But at the same time, changes are taking place in society: LGBT people are accepted. These changes are happening to those who were ready for these changes even before the full-scale invasion. I have no illusions that a certain nationalist organization, with which I was lucky enough to be and serve in the same unit, will be waiting for us gays on the other side of the barricade with the anthem in condoms after the war. They will not change, it will never happen.
But I love that people who haven’t thought deeply about these issues are really starting to understand that we deserve the same rights as everyone else. On the other hand, many unbreakable people say, for example, something like, “I wish all these gays went to war.” First, war is not a place where you can send everyone you don’t like. What is this trend: you don’t like someone and immediately send them to the front? It is a place where you want to see people who want to fight and work hard to reduce the number of Russians in the world.
Many still believe that there are no gays on the front lines. If you don’t see them, take a closer look. Maybe they are hiding because society is still hostile to the presence of gay people in any strata of society. We are not so few.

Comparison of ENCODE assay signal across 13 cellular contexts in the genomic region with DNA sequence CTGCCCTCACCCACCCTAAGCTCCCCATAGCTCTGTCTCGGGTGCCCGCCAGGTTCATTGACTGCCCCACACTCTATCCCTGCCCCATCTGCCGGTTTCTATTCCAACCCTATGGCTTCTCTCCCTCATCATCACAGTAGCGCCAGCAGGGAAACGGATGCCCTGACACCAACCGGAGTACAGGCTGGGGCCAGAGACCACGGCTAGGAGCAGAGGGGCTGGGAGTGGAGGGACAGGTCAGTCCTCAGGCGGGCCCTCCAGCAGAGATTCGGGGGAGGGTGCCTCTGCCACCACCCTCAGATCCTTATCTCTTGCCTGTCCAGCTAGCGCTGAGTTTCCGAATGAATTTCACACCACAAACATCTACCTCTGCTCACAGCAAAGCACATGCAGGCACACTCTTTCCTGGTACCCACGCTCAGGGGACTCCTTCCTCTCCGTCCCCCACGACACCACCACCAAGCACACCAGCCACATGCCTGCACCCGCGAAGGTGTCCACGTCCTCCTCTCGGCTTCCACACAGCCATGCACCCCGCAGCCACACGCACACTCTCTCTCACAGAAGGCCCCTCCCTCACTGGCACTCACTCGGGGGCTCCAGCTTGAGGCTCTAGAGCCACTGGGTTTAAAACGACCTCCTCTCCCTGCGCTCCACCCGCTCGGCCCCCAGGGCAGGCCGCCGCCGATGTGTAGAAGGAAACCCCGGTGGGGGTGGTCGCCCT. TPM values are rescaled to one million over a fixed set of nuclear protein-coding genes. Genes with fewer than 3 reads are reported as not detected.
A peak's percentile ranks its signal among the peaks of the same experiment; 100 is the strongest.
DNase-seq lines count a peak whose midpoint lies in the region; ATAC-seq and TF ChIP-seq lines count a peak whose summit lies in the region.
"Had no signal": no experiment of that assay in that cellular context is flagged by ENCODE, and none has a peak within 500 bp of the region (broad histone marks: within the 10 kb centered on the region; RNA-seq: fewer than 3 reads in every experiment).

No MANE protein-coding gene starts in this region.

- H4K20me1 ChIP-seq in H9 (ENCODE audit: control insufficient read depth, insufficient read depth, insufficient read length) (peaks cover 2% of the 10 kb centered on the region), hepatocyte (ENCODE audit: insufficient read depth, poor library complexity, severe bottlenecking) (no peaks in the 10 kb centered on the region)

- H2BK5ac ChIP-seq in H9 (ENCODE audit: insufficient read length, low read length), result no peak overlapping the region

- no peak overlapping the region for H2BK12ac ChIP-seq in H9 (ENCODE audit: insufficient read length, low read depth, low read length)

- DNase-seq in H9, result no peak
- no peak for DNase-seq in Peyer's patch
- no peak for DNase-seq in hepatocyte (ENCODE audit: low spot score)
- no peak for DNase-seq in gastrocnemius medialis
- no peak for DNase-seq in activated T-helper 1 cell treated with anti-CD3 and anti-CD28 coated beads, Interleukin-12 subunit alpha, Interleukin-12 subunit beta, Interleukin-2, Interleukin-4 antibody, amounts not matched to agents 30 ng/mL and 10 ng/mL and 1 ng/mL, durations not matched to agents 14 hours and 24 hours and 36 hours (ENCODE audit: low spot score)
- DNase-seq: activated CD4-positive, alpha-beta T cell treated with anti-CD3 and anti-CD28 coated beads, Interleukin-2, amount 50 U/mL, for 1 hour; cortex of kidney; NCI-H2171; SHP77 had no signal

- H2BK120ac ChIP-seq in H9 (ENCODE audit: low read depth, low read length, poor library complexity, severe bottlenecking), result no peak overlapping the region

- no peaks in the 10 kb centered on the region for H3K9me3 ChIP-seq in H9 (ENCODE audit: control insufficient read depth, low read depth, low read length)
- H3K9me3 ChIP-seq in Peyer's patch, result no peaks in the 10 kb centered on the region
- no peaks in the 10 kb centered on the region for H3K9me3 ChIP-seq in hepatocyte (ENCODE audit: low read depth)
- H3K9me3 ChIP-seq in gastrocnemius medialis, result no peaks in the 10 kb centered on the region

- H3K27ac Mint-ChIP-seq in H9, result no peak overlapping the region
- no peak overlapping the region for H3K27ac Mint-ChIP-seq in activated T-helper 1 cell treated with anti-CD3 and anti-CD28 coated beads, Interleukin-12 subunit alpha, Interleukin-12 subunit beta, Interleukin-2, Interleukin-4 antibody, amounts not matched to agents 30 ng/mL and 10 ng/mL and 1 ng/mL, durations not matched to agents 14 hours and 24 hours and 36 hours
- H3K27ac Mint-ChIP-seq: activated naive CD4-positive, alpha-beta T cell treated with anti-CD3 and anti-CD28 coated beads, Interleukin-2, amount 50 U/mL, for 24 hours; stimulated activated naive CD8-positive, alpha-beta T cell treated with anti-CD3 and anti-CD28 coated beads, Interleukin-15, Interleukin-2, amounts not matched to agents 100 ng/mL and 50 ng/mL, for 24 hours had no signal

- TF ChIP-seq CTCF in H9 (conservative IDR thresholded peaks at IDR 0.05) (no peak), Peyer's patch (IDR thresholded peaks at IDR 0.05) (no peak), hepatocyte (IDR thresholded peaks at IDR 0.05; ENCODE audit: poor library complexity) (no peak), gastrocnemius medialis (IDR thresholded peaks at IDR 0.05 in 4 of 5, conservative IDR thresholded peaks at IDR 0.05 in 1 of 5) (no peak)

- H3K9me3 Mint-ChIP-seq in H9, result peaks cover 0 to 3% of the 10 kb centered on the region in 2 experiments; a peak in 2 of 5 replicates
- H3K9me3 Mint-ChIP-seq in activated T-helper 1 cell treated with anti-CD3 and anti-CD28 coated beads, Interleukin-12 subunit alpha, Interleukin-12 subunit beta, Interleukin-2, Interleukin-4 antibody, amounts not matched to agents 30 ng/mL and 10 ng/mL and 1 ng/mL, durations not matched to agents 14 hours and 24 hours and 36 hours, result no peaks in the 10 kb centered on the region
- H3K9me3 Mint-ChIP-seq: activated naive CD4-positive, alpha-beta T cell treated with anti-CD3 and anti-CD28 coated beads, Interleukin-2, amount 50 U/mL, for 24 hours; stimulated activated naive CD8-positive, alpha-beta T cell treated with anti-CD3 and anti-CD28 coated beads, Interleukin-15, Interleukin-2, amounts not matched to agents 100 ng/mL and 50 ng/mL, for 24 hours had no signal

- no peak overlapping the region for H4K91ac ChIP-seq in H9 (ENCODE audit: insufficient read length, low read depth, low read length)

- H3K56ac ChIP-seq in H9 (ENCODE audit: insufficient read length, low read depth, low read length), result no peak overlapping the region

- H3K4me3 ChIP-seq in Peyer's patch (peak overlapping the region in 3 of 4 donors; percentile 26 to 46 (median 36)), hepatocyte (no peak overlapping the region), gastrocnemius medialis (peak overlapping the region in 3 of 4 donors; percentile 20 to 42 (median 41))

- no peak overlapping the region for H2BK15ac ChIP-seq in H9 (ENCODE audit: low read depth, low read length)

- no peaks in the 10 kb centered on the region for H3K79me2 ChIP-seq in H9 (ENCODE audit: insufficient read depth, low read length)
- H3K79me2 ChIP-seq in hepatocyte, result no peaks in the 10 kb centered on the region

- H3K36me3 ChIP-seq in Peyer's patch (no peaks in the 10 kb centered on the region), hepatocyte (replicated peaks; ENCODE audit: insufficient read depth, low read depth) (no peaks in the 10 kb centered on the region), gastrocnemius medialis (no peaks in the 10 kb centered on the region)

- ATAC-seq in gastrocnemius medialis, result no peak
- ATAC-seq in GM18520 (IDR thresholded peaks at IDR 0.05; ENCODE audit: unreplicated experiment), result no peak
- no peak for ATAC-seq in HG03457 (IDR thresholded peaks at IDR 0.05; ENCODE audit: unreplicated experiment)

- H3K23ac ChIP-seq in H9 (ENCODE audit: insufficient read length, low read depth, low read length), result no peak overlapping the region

As you mentioned, many members of far-right organizations defend the country. Is there a risk that a war veteran’s status will help them promote their political rhetoric after the victory?
I think that will be the least of our problems after victory. Let’s look at the statistics: what kind of support did far-right movements have in society before the full-scale invasion? 2% representation in parliament? It was a meager indicator compared to other European countries. Accordingly, we did not have as much support for far-right movements before a full-scale invasion. I don’t think it will change dramatically after our victory.
Now many LGBT military personnel give interviews, they are constantly doing something: some are medics, some are mortarmen, and some are gunners. It suggests that the community cannot ignore us, and the more visible we are, the less aggression and rejection there will be from the far right as well.
And what is the biggest problem?
Populism. While proactive people are at the front, everything in the world is constantly “out of time” in the rear: human rights, transparent and honest courts, and fair public procurement. Everything is not on time. And I think that these are the main problems — that in the wave of hype, in the wave of heroization, in the wave of the fact that Zelensky read a beautiful speech on the New Year, and everyone cried and peed with boiling water, people will forget about tricks, criminal orders, about how laws were passed, about how people were imprisoned for displeasing someone, about nepotism.
I think it will be like this: after we defeat the Moscow lice, we will have to conquer our Ukrainian nits.